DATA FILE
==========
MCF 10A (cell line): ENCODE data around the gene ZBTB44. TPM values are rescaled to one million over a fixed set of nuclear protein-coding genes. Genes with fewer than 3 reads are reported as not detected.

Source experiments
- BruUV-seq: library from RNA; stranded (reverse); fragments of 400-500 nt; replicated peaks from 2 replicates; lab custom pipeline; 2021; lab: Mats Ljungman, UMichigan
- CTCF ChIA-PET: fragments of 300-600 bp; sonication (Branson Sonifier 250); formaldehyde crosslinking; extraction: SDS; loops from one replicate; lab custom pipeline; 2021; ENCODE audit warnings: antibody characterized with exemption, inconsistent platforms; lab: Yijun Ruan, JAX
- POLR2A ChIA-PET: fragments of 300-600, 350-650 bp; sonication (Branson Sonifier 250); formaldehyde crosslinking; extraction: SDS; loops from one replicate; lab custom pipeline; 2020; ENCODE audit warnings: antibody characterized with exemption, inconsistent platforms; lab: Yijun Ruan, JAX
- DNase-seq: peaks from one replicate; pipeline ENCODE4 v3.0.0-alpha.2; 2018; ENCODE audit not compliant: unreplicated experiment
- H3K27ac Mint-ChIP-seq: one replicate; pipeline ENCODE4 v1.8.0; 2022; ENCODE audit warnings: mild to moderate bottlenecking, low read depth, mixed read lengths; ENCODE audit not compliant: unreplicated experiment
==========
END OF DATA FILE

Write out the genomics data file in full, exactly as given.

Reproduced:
MCF 10A (cell line): ENCODE data around the gene ZBTB44. TPM values are rescaled to one million over a fixed set of nuclear protein-coding genes. Genes with fewer than 3 reads are reported as not detected.

Source experiments
- BruUV-seq: library from RNA; stranded (reverse); fragments of 400-500 nt; replicated peaks from 2 replicates; lab custom pipeline; 2021; lab: Mats Ljungman, UMichigan
- CTCF ChIA-PET: fragments of 300-600 bp; sonication (Branson Sonifier 250); formaldehyde crosslinking; extraction: SDS; loops from one replicate; lab custom pipeline; 2021; ENCODE audit warnings: antibody characterized with exemption, inconsistent platforms; lab: Yijun Ruan, JAX
- POLR2A ChIA-PET: fragments of 300-600, 350-650 bp; sonication (Branson Sonifier 250); formaldehyde crosslinking; extraction: SDS; loops from one replicate; lab custom pipeline; 2020; ENCODE audit warnings: antibody characterized with exemption, inconsistent platforms; lab: Yijun Ruan, JAX
- DNase-seq: peaks from one replicate; pipeline ENCODE4 v3.0.0-alpha.2; 2018; ENCODE audit not compliant: unreplicated experiment
- H3K27ac Mint-ChIP-seq: one replicate; pipeline ENCODE4 v1.8.0; 2022; ENCODE audit warnings: mild to moderate bottlenecking, low read depth, mixed read lengths; ENCODE audit not compliant: unreplicated experiment